NPM Hijackers at it Again: Popular ‘coa’ and ‘rc’ Open Source Libraries Taken Over to Spread Malware

Just last week we saw the popular npm package `ua-parser-js` get hijacked. Malicious actors gained access to the project maintainer’s npm account and published malicious versions that attempted to install a cryptominer on the compromised system and download a malicious DLL in charge of stealing credentials. 

Well, it happened again. This time the `coa` and `rc` packages were hijacked, via an npm account takeover. The hijacked versions of these packages are tracked under sonatype-2021-1696

Coa is a command line option parser with over 9 Million weekly downloads which hasn’t been legitimately updated in 3 years. `Rc` is used to easily load configuration options with an astounding 14 million weekly downloads and just like Coa, it hasn’t seen a new release in 3 years. Coincidence? Or, clue as to how attackers are choosing their targets?

Much like `ua-parser-js`, these packages are also used by tech industry giants, such as Microsoft and Meta (Facebook), according to results:

use of coa component in tech companies via

It all happened pretty quickly, but as soon as Sonatype became aware of the malicious versions of `coa` and `rc` appearing on npm, we expedited Deep Dive research on them.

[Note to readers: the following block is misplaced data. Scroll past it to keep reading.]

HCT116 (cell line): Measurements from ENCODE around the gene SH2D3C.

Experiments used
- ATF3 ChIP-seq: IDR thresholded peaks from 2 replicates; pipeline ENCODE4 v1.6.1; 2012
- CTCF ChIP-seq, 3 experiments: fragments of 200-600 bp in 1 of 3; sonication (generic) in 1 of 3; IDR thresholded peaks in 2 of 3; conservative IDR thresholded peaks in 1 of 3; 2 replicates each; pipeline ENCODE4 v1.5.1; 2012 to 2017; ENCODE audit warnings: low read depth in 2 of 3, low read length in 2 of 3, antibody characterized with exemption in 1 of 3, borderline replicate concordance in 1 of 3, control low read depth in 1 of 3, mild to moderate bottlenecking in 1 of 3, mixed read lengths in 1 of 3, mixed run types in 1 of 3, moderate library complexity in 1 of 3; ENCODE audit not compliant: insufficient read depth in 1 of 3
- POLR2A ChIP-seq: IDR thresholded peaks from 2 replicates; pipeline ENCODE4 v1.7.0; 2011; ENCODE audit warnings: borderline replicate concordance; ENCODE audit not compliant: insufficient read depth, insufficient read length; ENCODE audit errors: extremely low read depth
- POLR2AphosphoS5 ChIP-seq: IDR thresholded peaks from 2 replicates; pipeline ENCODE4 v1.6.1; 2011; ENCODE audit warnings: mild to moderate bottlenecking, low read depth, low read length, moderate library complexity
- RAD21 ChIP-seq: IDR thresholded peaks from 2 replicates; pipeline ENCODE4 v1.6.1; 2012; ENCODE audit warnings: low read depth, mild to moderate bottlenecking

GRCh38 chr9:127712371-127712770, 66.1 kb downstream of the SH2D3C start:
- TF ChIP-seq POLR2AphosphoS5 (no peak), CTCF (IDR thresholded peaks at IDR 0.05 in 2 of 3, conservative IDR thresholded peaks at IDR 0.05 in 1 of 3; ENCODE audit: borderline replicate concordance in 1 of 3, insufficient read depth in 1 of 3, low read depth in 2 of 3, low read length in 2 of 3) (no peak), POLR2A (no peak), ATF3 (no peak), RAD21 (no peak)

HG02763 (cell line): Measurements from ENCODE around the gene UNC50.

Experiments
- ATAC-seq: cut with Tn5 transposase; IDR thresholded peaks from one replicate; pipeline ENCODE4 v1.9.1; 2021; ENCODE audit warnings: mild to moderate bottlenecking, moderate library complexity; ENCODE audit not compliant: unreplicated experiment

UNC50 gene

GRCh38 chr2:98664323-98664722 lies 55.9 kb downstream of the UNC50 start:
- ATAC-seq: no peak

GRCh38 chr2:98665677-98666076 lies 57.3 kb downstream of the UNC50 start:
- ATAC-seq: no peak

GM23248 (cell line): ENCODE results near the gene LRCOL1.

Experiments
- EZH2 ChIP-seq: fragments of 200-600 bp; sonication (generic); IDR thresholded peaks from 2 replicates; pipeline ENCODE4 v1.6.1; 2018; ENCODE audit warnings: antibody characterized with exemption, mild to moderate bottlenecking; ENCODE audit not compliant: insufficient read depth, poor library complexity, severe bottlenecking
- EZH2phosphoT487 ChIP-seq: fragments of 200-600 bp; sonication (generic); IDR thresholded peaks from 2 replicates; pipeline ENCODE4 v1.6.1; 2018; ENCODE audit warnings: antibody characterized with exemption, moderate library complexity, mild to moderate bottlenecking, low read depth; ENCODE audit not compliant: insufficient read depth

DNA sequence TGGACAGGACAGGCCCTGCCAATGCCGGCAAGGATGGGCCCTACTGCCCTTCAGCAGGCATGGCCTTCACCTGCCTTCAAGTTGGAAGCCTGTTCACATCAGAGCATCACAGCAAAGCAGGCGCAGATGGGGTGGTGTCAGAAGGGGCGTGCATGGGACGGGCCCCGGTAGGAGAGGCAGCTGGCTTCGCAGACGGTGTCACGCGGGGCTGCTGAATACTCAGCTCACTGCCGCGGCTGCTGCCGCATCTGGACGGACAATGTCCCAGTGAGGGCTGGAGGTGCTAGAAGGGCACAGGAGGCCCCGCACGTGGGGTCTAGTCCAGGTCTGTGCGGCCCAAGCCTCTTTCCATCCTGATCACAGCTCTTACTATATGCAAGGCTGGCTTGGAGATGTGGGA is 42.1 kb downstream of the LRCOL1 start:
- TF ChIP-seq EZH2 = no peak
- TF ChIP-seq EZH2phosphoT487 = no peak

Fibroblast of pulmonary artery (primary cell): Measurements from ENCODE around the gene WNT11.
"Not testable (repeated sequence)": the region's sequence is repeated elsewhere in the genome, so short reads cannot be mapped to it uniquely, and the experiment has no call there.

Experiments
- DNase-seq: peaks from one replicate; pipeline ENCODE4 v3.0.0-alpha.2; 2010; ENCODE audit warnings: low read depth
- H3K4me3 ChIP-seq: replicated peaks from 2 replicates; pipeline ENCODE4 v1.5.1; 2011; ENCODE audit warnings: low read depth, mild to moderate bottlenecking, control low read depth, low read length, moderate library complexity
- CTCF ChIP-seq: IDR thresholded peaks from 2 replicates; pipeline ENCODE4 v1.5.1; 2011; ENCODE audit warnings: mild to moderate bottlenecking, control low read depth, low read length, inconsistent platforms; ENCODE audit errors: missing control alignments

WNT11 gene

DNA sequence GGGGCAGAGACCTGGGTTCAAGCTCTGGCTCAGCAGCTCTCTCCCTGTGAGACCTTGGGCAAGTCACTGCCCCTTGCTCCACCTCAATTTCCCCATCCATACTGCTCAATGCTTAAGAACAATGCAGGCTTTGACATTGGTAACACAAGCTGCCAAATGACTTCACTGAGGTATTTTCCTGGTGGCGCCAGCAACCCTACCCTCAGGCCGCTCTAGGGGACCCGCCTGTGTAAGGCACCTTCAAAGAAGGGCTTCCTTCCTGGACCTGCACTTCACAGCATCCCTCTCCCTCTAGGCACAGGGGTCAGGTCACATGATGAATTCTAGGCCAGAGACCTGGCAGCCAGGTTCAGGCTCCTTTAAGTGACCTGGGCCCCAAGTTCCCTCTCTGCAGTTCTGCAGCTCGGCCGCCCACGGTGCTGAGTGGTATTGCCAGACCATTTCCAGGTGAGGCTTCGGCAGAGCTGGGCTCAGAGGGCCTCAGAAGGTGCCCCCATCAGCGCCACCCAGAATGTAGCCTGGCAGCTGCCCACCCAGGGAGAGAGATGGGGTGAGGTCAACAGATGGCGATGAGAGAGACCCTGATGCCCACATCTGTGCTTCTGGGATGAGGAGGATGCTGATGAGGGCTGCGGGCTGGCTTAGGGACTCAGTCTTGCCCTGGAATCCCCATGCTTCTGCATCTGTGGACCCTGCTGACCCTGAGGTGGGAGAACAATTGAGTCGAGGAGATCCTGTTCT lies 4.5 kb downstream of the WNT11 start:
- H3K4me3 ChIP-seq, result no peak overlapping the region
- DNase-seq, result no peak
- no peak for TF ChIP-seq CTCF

What’s Inside the Malicious `coa` and `rc` Versions?

The malicious versions leverage built-in certutil binaries, also known as ‘LOLBins,’ to download a password stealing trojan, possibly Danabot once again. No crypto miner this time, but the same techniques are present, which indicate it is likely the same threat actors. 

A lot of users quickly noticed this and began commenting on the project’s GitHub Issues page. This was actually really helpful, the user that created the issue even shared the diff of the malicious version vs. the older legitimate one. This gave us an idea where to start looking. 

Diff in the package.json

A new preinstall script had been included (Read more…)

*** This is a Security Bloggers Network syndicated blog from Sonatype Blog authored by Juan Aguirre. Read the original post at: